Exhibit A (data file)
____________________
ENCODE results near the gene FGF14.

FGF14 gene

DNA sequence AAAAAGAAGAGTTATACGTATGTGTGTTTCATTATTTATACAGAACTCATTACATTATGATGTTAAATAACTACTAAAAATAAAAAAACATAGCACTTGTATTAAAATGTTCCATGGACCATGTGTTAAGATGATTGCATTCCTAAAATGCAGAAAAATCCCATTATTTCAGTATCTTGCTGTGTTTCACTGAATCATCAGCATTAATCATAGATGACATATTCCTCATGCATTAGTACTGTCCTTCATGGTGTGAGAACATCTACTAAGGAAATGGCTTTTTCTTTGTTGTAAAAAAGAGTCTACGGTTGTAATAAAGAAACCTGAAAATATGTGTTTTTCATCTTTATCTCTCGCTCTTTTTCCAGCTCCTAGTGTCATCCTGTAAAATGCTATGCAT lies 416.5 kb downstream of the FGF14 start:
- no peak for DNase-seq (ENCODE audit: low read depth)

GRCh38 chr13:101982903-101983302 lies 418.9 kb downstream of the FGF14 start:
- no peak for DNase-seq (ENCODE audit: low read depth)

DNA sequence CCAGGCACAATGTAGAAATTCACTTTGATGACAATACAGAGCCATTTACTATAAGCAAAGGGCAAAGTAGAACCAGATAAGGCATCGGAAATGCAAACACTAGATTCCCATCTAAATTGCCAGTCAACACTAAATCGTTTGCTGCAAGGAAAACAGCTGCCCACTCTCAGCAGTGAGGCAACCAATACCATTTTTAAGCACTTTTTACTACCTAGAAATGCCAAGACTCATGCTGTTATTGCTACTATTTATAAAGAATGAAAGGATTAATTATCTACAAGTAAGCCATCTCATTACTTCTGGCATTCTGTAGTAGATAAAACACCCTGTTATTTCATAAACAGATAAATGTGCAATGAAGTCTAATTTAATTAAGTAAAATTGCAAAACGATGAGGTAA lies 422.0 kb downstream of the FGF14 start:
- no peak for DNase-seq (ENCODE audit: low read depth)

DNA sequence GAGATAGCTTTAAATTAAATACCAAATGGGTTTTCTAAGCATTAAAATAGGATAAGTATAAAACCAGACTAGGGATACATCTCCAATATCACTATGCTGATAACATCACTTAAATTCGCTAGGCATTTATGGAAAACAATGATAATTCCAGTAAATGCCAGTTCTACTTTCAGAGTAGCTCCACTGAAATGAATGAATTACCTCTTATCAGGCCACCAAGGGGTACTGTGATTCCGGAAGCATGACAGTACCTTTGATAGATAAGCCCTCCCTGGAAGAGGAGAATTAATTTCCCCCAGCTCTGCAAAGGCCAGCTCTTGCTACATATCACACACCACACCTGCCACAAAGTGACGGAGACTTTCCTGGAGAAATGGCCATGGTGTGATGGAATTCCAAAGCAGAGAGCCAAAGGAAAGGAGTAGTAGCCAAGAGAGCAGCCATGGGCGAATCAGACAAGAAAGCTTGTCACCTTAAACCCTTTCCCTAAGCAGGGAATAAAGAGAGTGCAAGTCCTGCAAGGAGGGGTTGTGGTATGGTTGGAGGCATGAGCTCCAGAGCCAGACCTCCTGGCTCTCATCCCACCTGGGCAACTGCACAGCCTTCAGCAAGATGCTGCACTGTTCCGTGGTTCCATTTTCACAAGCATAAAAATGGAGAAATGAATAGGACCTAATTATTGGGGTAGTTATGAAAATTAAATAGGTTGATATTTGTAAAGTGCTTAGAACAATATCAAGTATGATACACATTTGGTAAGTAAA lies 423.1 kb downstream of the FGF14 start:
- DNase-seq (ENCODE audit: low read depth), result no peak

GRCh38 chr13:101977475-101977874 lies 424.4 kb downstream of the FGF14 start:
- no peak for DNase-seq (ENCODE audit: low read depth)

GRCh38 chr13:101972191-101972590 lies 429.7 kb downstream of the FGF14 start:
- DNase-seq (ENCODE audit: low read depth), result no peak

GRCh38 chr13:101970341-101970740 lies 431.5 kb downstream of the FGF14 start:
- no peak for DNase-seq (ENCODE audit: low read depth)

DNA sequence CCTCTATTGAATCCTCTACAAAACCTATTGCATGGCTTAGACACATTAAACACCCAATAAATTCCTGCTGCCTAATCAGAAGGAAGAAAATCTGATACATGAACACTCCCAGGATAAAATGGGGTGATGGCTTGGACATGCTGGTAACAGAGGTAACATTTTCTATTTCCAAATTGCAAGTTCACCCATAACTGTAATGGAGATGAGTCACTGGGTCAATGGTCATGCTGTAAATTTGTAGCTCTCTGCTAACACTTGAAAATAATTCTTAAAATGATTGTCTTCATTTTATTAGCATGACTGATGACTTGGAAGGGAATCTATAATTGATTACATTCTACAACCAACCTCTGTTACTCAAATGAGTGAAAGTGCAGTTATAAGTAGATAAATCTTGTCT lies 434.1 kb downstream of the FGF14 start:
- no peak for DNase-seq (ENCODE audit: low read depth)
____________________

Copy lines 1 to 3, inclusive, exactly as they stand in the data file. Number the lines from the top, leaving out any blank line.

ENCODE results near the gene FGF14.

FGF14 gene

DNA sequence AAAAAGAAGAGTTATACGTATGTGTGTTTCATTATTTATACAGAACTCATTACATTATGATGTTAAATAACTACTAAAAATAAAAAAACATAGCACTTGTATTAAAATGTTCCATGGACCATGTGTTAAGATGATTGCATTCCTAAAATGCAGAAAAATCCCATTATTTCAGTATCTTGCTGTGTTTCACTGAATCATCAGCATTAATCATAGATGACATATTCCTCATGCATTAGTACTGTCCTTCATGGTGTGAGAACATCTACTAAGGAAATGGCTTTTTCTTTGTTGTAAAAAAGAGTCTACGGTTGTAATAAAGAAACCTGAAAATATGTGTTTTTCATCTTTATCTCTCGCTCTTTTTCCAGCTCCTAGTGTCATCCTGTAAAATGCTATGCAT lies 416.5 kb downstream of the FGF14 start: